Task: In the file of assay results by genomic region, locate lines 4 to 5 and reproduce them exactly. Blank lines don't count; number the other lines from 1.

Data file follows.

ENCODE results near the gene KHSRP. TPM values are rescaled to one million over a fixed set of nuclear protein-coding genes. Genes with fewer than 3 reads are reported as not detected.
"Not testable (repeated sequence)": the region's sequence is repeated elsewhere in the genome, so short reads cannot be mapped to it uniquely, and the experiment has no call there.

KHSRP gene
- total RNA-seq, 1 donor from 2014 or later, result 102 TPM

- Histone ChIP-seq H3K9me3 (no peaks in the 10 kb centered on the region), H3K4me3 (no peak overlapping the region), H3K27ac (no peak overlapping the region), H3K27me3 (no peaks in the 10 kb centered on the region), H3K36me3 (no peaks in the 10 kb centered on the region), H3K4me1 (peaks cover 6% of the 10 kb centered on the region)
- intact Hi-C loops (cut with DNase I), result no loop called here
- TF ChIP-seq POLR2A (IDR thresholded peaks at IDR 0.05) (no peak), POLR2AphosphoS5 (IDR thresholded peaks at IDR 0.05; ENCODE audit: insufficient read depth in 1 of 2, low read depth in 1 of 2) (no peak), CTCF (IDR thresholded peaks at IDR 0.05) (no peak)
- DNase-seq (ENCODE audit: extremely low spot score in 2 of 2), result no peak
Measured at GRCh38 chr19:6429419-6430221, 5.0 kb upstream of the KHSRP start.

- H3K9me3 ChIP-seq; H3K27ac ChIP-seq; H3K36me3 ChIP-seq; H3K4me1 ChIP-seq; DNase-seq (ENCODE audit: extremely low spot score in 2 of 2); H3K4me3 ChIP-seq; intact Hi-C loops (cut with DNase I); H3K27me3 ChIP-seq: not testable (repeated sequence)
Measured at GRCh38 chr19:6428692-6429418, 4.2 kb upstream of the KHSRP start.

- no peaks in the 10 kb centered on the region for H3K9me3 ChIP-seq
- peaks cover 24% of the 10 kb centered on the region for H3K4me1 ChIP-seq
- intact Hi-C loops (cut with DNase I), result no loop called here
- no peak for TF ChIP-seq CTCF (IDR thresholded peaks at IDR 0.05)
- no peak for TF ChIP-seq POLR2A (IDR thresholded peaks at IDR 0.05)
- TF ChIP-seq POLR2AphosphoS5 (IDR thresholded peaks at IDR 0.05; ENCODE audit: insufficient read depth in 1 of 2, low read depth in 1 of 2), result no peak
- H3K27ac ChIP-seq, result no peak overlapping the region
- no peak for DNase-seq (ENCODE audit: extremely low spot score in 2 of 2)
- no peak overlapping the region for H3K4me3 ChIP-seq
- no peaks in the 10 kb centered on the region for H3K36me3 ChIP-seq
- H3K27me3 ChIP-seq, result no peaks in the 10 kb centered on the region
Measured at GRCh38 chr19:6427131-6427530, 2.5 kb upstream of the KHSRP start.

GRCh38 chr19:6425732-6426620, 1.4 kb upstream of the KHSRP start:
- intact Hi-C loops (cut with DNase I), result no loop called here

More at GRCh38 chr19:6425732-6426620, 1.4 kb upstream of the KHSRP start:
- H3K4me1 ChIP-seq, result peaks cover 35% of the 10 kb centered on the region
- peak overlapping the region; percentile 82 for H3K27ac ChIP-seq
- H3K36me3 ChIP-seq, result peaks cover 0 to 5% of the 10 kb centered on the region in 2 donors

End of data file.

- total RNA-seq, 1 donor from 2014 or later, result 102 TPM

- Histone ChIP-seq H3K9me3 (no peaks in the 10 kb centered on the region), H3K4me3 (no peak overlapping the region), H3K27ac (no peak overlapping the region), H3K27me3 (no peaks in the 10 kb centered on the region), H3K36me3 (no peaks in the 10 kb centered on the region), H3K4me1 (peaks cover 6% of the 10 kb centered on the region)